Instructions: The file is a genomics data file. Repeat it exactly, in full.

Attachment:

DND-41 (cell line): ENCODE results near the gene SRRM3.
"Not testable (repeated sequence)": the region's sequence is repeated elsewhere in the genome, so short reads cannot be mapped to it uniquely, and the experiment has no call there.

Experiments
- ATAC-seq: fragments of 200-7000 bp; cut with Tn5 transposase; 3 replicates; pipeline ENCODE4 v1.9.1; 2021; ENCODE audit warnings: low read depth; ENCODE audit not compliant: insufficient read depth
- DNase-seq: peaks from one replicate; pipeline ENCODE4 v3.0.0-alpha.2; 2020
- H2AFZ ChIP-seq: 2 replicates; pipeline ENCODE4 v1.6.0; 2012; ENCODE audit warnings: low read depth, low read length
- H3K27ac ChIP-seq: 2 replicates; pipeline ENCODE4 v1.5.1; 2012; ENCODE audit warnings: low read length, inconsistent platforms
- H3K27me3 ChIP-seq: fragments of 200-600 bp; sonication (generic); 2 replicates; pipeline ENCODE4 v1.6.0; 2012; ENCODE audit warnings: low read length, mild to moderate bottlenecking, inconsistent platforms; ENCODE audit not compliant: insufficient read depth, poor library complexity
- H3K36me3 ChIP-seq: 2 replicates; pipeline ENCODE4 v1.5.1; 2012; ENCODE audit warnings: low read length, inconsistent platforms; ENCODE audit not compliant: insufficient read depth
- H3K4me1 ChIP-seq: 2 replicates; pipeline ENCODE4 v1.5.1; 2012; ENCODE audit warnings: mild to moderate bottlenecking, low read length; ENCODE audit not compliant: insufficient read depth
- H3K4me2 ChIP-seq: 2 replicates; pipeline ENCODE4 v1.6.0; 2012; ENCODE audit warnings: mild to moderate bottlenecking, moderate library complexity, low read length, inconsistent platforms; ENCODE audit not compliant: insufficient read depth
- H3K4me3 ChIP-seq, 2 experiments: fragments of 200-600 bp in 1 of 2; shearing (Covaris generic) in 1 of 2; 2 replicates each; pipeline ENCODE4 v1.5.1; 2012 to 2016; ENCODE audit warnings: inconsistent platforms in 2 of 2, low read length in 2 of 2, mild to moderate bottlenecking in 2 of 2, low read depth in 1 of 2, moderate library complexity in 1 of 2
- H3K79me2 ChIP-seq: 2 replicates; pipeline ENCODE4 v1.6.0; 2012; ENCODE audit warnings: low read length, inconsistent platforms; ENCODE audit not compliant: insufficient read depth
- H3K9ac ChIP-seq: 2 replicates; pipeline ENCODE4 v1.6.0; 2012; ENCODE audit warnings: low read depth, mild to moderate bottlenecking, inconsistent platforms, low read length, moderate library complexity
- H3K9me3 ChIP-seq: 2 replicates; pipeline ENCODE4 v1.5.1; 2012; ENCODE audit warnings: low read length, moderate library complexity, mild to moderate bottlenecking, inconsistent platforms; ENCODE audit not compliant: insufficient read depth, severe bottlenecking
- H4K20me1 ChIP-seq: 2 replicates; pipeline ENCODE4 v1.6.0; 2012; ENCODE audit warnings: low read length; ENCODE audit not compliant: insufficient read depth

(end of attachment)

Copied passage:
DND-41 (cell line): ENCODE results near the gene SRRM3.
"Not testable (repeated sequence)": the region's sequence is repeated elsewhere in the genome, so short reads cannot be mapped to it uniquely, and the experiment has no call there.

Experiments
- ATAC-seq: fragments of 200-7000 bp; cut with Tn5 transposase; 3 replicates; pipeline ENCODE4 v1.9.1; 2021; ENCODE audit warnings: low read depth; ENCODE audit not compliant: insufficient read depth
- DNase-seq: peaks from one replicate; pipeline ENCODE4 v3.0.0-alpha.2; 2020
- H2AFZ ChIP-seq: 2 replicates; pipeline ENCODE4 v1.6.0; 2012; ENCODE audit warnings: low read depth, low read length
- H3K27ac ChIP-seq: 2 replicates; pipeline ENCODE4 v1.5.1; 2012; ENCODE audit warnings: low read length, inconsistent platforms
- H3K27me3 ChIP-seq: fragments of 200-600 bp; sonication (generic); 2 replicates; pipeline ENCODE4 v1.6.0; 2012; ENCODE audit warnings: low read length, mild to moderate bottlenecking, inconsistent platforms; ENCODE audit not compliant: insufficient read depth, poor library complexity
- H3K36me3 ChIP-seq: 2 replicates; pipeline ENCODE4 v1.5.1; 2012; ENCODE audit warnings: low read length, inconsistent platforms; ENCODE audit not compliant: insufficient read depth
- H3K4me1 ChIP-seq: 2 replicates; pipeline ENCODE4 v1.5.1; 2012; ENCODE audit warnings: mild to moderate bottlenecking, low read length; ENCODE audit not compliant: insufficient read depth
- H3K4me2 ChIP-seq: 2 replicates; pipeline ENCODE4 v1.6.0; 2012; ENCODE audit warnings: mild to moderate bottlenecking, moderate library complexity, low read length, inconsistent platforms; ENCODE audit not compliant: insufficient read depth
- H3K4me3 ChIP-seq, 2 experiments: fragments of 200-600 bp in 1 of 2; shearing (Covaris generic) in 1 of 2; 2 replicates each; pipeline ENCODE4 v1.5.1; 2012 to 2016; ENCODE audit warnings: inconsistent platforms in 2 of 2, low read length in 2 of 2, mild to moderate bottlenecking in 2 of 2, low read depth in 1 of 2, moderate library complexity in 1 of 2
- H3K79me2 ChIP-seq: 2 replicates; pipeline ENCODE4 v1.6.0; 2012; ENCODE audit warnings: low read length, inconsistent platforms; ENCODE audit not compliant: insufficient read depth
- H3K9ac ChIP-seq: 2 replicates; pipeline ENCODE4 v1.6.0; 2012; ENCODE audit warnings: low read depth, mild to moderate bottlenecking, inconsistent platforms, low read length, moderate library complexity
- H3K9me3 ChIP-seq: 2 replicates; pipeline ENCODE4 v1.5.1; 2012; ENCODE audit warnings: low read length, moderate library complexity, mild to moderate bottlenecking, inconsistent platforms; ENCODE audit not compliant: insufficient read depth, severe bottlenecking
- H4K20me1 ChIP-seq: 2 replicates; pipeline ENCODE4 v1.6.0; 2012; ENCODE audit warnings: low read length; ENCODE audit not compliant: insufficient read depth